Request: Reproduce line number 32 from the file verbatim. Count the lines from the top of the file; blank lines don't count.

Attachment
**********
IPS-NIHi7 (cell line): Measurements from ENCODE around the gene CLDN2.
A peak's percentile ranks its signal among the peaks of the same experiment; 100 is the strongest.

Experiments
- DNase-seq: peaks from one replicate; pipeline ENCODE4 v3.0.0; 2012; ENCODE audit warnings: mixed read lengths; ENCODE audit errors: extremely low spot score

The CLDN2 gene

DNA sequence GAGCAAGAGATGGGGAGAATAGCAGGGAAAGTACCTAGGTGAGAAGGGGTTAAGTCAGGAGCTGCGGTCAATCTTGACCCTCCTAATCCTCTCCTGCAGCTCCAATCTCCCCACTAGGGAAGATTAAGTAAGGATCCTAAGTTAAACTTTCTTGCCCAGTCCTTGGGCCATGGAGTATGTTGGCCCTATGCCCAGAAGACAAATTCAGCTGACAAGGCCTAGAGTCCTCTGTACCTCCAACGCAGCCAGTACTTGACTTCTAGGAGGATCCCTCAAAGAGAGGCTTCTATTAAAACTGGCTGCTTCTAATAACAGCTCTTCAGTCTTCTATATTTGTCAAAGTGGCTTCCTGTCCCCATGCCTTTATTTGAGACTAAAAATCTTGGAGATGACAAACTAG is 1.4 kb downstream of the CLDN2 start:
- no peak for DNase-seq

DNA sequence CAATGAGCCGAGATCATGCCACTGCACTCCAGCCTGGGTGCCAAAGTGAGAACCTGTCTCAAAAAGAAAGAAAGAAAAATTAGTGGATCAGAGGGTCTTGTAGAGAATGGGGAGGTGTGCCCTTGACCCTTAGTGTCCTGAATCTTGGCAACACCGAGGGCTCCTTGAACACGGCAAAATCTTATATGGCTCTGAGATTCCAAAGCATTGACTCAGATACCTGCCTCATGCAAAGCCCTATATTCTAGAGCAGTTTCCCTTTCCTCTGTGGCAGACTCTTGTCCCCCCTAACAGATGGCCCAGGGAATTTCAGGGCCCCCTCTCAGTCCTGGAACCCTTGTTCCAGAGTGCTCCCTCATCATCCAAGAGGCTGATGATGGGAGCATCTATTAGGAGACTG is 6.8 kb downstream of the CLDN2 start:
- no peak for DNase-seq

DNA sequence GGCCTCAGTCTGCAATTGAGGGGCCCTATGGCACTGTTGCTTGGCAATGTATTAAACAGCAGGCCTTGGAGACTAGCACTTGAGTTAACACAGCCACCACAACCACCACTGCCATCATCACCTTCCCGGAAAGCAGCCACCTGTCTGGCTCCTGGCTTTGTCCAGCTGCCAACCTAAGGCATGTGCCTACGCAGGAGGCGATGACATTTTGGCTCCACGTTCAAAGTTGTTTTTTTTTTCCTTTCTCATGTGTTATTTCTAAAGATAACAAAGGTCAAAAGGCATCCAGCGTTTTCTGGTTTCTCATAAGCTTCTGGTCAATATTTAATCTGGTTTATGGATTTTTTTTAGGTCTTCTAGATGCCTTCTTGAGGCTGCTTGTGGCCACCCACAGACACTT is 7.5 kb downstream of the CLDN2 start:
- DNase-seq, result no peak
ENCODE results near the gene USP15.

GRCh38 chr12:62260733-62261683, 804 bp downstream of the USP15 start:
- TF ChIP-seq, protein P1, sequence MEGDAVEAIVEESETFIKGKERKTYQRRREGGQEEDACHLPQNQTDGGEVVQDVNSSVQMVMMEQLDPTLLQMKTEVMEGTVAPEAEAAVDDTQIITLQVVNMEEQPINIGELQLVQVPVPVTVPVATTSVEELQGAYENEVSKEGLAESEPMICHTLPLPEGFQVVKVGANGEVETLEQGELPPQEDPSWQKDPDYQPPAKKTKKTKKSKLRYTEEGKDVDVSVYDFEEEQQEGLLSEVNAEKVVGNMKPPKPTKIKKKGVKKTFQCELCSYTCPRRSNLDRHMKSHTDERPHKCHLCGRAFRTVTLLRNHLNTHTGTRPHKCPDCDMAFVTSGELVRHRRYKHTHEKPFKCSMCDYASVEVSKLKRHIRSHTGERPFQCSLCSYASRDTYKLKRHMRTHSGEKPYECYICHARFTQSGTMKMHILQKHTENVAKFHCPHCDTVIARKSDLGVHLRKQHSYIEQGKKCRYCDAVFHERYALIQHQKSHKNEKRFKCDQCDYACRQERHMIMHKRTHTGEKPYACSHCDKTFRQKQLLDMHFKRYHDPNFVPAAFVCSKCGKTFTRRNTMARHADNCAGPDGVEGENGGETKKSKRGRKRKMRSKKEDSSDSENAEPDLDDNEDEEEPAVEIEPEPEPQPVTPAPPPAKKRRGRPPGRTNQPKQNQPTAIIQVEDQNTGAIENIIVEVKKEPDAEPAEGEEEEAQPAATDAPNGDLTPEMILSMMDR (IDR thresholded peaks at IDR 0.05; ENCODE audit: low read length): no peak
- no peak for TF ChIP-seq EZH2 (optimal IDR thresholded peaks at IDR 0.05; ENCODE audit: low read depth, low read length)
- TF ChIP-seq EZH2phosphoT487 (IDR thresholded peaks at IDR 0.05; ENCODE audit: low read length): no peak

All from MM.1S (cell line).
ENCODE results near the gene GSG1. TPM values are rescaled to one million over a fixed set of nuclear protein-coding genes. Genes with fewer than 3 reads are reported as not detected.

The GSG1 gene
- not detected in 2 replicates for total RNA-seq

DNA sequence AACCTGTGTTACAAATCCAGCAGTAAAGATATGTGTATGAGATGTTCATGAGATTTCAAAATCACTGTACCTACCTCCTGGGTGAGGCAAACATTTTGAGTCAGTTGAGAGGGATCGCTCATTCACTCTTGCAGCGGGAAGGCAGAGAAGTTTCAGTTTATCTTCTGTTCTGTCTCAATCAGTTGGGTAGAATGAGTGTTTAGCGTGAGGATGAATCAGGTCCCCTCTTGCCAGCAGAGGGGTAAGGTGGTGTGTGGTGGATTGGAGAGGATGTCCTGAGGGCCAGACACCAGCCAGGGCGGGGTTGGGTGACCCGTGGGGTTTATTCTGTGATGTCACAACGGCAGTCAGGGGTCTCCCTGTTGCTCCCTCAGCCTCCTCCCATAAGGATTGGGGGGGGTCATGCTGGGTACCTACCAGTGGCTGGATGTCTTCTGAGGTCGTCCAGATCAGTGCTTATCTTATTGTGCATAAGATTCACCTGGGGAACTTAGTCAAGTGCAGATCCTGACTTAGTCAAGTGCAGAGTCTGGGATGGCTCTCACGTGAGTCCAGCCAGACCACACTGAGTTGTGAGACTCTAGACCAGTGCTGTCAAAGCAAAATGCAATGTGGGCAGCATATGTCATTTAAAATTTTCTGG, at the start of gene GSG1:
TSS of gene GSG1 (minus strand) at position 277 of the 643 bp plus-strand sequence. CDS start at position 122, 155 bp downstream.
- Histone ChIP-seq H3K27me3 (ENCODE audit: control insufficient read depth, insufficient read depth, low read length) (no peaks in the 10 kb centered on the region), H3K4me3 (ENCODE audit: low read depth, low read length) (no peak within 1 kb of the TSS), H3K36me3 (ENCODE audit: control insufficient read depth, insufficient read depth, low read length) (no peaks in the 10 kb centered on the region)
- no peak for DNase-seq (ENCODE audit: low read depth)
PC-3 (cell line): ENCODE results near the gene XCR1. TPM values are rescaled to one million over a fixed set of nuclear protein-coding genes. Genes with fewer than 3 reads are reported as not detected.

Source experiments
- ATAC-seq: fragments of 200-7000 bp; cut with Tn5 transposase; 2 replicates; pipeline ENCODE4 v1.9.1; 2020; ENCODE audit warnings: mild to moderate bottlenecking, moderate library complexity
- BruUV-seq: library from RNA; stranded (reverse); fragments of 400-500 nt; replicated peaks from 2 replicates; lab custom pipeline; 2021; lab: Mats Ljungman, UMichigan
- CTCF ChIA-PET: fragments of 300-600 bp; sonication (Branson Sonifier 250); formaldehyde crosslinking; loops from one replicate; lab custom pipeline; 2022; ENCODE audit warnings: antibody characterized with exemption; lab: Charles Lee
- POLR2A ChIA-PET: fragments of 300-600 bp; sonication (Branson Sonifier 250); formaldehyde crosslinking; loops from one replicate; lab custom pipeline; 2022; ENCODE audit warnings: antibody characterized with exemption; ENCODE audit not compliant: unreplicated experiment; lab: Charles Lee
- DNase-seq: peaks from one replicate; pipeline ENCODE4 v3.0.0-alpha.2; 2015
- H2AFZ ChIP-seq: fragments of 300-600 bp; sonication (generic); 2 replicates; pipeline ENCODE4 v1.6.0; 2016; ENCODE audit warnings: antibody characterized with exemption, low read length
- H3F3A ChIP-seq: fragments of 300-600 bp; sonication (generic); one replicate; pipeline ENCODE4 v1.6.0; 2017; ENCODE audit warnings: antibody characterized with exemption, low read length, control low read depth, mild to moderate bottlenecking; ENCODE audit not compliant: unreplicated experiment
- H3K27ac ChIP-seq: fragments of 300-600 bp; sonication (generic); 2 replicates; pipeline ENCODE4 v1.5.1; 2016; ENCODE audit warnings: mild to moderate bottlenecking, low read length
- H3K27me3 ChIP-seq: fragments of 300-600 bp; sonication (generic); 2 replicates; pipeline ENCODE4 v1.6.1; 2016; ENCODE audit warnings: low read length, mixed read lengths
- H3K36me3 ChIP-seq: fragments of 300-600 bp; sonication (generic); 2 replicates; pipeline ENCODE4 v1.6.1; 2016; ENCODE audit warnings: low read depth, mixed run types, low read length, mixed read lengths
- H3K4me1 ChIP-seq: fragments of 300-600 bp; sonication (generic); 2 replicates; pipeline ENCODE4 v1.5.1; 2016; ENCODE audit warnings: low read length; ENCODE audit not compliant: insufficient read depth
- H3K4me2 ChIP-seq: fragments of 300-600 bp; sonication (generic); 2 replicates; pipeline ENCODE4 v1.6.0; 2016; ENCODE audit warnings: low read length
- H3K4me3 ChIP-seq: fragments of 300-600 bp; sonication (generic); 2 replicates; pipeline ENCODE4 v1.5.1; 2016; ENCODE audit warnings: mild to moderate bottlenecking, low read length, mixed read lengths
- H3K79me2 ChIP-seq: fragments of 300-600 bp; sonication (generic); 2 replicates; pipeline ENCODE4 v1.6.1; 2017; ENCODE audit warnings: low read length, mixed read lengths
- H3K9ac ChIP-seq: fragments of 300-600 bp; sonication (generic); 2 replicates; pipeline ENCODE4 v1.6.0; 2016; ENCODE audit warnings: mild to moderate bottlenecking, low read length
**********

- H2AFZ ChIP-seq: fragments of 300-600 bp; sonication (generic); 2 replicates; pipeline ENCODE4 v1.6.0; 2016; ENCODE audit warnings: antibody characterized with exemption, low read length